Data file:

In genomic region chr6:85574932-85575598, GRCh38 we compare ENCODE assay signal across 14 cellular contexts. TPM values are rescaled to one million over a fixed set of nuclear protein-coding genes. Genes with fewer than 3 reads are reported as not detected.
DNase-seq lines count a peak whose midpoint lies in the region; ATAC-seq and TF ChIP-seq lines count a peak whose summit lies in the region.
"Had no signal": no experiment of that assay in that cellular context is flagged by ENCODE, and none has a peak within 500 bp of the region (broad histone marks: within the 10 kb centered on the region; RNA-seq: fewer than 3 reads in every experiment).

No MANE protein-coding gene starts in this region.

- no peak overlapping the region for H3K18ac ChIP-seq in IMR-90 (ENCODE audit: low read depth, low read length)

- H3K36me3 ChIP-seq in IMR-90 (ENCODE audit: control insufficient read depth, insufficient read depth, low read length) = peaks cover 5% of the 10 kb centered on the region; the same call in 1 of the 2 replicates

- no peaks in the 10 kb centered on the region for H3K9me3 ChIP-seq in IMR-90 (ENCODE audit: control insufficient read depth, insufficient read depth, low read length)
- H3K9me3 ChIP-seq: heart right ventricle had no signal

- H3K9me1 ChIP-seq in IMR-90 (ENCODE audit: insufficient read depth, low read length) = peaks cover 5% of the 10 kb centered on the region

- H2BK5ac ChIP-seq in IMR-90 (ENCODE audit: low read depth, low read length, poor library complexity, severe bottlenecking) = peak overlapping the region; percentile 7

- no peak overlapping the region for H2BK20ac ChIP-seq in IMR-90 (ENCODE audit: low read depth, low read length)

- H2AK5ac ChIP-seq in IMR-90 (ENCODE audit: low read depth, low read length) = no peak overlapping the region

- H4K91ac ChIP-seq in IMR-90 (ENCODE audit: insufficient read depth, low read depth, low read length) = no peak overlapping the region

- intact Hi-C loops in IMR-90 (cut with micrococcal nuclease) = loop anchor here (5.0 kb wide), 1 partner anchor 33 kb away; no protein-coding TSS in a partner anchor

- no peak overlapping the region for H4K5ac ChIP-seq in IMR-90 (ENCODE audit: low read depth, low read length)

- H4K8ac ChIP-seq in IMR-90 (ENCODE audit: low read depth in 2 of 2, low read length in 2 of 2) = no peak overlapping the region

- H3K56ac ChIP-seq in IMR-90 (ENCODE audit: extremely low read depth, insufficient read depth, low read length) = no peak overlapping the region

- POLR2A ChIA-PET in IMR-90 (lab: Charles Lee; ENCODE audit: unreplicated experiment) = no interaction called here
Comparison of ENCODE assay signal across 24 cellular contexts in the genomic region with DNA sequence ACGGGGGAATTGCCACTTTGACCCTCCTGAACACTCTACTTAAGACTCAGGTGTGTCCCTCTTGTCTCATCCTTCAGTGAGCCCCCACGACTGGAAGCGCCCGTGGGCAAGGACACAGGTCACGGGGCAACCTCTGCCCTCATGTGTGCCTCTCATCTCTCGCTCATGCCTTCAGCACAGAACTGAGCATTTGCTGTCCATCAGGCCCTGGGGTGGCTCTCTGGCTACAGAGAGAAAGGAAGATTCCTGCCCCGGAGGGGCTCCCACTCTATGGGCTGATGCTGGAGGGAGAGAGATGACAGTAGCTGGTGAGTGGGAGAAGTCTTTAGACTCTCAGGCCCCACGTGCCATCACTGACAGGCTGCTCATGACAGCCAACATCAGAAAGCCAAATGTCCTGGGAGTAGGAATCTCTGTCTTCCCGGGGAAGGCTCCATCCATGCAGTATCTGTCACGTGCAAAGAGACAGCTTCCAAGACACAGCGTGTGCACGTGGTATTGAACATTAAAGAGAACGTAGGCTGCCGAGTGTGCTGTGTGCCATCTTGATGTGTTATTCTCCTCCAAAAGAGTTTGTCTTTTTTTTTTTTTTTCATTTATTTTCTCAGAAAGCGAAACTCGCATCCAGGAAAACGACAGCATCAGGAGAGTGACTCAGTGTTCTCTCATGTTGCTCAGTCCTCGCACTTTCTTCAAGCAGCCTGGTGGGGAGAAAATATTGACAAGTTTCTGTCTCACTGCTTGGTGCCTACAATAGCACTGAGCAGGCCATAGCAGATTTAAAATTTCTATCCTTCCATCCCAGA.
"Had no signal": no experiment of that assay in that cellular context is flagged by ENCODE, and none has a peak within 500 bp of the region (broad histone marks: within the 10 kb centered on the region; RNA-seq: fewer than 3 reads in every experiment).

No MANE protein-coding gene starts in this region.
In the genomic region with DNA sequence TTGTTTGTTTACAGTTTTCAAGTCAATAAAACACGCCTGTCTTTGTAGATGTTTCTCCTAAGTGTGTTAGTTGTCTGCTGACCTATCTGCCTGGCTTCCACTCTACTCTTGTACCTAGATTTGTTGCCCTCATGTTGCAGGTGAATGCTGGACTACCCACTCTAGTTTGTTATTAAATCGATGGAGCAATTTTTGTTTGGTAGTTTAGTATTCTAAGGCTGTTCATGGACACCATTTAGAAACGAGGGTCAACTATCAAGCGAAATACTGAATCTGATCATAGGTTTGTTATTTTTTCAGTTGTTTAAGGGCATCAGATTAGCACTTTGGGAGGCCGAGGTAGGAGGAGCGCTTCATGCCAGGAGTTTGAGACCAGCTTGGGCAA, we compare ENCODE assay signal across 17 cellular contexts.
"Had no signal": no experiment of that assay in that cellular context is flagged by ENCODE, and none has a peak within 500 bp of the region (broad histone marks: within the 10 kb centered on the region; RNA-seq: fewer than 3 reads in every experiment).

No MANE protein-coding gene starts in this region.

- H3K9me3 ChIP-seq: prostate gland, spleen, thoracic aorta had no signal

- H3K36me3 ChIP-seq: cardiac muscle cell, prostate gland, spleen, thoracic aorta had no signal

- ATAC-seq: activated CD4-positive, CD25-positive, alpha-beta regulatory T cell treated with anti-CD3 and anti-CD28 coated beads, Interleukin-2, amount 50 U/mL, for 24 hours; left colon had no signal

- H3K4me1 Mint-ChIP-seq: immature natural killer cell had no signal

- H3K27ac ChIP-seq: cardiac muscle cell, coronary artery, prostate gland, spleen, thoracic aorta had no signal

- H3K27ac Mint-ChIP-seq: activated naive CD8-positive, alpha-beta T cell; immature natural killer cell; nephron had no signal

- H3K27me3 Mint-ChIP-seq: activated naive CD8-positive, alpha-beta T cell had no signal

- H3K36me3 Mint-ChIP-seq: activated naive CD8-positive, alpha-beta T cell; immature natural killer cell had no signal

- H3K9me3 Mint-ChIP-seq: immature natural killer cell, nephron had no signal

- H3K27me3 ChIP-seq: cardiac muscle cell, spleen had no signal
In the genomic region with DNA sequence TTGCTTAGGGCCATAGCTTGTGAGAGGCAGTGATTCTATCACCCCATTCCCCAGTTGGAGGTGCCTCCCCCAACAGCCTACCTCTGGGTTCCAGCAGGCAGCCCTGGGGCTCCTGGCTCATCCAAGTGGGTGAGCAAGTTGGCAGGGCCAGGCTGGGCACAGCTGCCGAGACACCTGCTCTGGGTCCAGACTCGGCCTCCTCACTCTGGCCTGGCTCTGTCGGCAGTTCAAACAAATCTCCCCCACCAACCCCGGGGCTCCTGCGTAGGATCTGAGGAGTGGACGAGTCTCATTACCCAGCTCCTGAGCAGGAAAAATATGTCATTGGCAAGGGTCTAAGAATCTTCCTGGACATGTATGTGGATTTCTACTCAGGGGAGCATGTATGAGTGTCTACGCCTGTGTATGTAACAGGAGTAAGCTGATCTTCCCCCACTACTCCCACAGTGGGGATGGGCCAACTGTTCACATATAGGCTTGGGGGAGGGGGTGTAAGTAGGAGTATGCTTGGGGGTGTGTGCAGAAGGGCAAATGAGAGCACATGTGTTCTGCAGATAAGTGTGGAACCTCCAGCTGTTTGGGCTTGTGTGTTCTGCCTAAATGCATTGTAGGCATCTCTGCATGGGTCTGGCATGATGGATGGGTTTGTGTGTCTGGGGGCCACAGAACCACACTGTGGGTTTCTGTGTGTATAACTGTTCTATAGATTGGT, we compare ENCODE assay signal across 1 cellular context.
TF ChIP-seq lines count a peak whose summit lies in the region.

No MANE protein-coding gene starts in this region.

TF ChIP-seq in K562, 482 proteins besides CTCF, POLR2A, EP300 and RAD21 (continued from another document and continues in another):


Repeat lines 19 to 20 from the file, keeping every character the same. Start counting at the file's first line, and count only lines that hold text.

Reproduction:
Comparison of ENCODE assay signal across 24 cellular contexts in the genomic region with DNA sequence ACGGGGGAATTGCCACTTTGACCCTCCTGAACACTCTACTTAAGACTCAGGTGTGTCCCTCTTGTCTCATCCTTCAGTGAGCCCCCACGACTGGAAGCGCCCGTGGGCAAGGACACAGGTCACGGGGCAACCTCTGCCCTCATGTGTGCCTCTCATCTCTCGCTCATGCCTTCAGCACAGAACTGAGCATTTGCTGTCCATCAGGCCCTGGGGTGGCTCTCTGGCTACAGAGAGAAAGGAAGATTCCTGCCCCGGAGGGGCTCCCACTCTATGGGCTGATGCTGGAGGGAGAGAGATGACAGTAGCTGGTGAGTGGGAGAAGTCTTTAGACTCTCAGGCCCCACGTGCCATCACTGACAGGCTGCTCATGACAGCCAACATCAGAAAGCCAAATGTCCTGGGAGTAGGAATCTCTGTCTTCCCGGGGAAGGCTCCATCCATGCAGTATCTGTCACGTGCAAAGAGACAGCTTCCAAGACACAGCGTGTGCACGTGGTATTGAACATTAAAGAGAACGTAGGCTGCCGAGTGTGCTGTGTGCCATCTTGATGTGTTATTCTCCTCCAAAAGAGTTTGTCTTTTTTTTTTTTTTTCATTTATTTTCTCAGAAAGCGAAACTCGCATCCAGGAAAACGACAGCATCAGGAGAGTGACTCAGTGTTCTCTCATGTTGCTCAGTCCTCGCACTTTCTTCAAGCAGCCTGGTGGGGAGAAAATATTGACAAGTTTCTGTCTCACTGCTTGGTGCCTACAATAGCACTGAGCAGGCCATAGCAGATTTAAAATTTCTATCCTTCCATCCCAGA.
"Had no signal": no experiment of that assay in that cellular context is flagged by ENCODE, and none has a peak within 500 bp of the region (broad histone marks: within the 10 kb centered on the region; RNA-seq: fewer than 3 reads in every experiment).